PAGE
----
It is quite often claimed that Japanese has only two irregular verbs. However, there are more than ten verbs in modern Japanese which conjugate irregularly.
Both suru (to do) and kuru (to come) are highly irregular verbs. None of their conjugations follow the standard patterns.
See a textbook or reference book for full details.
In Japanese grammar, suru is called a sahen (サ変) verb, and kuru is called a kahen (カ変) verb. There are no other sahen or kahen verbs.
Iku (to go) has irregular te form and past tense itte, and itta; if iku was regular, the te form and past tense would be iite and iita respectively.
The honorific verbs irassharu, ossharu, kudasaru, gozaru, nasaru (see What is Japanese respect language?) all have an irregular stem, where the ru ending conjugates as i rather than ri. For example, the gozaimasu of arigatō gozaimasu, "thank you". If this conjugated as a regular verb it would conjugate as gozarimasu.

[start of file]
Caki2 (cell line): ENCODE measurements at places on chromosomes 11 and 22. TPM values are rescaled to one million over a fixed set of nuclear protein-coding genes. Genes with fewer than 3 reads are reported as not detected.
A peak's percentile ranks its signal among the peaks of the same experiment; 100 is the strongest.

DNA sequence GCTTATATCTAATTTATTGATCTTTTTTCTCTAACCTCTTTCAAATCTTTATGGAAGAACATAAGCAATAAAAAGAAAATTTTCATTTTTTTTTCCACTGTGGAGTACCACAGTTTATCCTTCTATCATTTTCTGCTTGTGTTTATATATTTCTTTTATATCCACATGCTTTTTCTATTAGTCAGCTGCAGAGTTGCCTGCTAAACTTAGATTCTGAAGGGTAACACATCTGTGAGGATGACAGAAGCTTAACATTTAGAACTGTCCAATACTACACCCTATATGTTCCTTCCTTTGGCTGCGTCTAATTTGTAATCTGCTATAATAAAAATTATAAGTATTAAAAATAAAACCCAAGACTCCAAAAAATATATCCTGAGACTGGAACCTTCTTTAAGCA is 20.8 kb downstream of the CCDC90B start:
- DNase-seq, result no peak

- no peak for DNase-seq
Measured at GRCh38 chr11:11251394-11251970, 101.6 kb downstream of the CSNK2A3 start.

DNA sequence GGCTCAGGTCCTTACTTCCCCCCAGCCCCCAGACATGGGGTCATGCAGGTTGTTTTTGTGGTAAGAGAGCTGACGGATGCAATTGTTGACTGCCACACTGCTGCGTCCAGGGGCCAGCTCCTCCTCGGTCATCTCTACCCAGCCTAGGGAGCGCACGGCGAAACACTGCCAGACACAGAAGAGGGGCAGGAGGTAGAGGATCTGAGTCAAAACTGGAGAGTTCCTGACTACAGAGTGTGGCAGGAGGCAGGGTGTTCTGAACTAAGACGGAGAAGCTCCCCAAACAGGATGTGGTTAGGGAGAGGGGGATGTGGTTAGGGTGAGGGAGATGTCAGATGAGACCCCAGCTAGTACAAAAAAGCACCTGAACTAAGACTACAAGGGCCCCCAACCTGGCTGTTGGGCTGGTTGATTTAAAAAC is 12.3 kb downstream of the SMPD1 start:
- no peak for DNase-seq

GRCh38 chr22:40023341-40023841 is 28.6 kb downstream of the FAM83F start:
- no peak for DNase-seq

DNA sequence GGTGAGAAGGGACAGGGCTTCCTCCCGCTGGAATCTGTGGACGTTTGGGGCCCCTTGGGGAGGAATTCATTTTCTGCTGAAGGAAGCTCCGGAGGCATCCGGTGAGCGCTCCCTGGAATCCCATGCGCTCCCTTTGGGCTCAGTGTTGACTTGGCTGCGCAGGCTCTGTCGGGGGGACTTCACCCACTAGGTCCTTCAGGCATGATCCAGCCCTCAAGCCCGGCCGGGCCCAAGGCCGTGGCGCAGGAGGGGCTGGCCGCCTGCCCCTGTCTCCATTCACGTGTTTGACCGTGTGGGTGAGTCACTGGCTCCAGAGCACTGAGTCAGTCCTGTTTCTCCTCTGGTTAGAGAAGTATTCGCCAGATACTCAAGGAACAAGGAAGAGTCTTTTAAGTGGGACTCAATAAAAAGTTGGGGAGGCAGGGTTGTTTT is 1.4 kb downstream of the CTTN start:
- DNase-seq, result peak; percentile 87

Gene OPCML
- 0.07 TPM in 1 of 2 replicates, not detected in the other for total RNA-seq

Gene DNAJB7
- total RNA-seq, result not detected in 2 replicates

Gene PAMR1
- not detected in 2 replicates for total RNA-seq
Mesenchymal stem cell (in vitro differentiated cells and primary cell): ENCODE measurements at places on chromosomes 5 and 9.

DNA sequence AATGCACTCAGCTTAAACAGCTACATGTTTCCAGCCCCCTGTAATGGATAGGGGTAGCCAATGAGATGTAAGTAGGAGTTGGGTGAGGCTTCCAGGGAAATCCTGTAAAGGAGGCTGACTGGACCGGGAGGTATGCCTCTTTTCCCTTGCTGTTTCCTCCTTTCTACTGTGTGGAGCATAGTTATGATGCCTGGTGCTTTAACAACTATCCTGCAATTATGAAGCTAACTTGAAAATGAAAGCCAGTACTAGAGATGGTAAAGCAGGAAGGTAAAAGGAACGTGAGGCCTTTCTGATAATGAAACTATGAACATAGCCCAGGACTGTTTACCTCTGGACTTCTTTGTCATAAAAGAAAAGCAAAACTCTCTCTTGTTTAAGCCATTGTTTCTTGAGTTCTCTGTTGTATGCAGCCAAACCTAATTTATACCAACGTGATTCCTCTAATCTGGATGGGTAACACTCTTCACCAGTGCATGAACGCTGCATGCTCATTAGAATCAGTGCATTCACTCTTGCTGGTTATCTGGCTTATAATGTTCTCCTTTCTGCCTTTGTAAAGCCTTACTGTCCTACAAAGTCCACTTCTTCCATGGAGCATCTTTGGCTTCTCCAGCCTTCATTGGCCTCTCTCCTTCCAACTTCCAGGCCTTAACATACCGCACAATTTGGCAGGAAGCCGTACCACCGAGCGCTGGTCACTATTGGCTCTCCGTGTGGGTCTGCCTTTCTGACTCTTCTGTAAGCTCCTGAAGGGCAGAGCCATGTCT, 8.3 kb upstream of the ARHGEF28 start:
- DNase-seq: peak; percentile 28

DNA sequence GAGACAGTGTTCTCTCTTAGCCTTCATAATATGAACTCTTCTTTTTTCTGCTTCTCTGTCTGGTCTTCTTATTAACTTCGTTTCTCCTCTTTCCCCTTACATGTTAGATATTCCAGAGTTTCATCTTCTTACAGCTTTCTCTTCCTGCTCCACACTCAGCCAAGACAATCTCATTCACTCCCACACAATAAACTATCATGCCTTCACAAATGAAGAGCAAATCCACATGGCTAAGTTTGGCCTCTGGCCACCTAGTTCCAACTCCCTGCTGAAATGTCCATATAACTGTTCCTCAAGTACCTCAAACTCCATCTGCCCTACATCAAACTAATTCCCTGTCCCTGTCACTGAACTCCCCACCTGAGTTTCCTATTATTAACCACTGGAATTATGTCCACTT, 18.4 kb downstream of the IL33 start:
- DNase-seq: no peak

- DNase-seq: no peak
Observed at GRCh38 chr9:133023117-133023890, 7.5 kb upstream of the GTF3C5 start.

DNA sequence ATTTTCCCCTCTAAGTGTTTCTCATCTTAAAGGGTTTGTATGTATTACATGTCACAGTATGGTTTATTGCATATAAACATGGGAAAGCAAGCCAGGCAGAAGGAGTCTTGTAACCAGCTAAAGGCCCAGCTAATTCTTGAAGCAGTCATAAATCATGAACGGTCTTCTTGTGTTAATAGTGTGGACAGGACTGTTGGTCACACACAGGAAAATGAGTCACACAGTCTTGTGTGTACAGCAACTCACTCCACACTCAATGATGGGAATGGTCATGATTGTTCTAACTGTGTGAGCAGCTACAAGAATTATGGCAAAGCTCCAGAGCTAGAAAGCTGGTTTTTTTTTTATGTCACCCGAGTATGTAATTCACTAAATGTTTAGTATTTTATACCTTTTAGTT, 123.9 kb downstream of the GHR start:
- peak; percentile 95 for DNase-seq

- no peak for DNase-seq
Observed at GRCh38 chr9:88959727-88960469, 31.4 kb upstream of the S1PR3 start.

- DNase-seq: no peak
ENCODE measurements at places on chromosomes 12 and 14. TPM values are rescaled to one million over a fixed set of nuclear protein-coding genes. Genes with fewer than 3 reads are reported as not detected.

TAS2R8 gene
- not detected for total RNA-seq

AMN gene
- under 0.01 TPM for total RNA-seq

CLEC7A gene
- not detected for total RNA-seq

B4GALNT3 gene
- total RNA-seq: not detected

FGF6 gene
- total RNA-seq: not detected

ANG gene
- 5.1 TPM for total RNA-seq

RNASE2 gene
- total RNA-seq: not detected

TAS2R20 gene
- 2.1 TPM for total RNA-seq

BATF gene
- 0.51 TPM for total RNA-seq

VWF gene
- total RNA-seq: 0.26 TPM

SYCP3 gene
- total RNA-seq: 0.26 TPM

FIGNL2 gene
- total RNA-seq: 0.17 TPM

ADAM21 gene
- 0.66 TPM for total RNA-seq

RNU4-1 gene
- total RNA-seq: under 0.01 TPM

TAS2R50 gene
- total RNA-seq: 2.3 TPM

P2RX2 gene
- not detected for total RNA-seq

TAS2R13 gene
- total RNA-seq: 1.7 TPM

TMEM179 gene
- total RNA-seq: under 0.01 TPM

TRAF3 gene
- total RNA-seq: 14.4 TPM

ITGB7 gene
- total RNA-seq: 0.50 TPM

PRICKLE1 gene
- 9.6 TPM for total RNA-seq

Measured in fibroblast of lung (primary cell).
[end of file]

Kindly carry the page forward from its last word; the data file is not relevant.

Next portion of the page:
Kureru has an irregular imperative form kure. If it was regular, the imperative would be kureyo or kurero.
Aru, "to have", "to be", is mostly regular, but for its negative nai is used, rather than aranai.
Iu is irregular in its pronunciation, varying between yuu and iu.
Some suru verbs (see What is a suru verb?), verbs made by adding suru to a noun, conjugate as if they were two verbs. For example, aisuru "to love" (see How can I say "I love you" in Japanese?) may conjugate as aisuru and aisu, depending on the form. aisu is used for the potential form aiseru "can love", instead of aidekiru. Similarly for verbs such as yakusu (translate).
Tou (問う) has an irregular te-form toute (問うて) and past tense touta (問うた).
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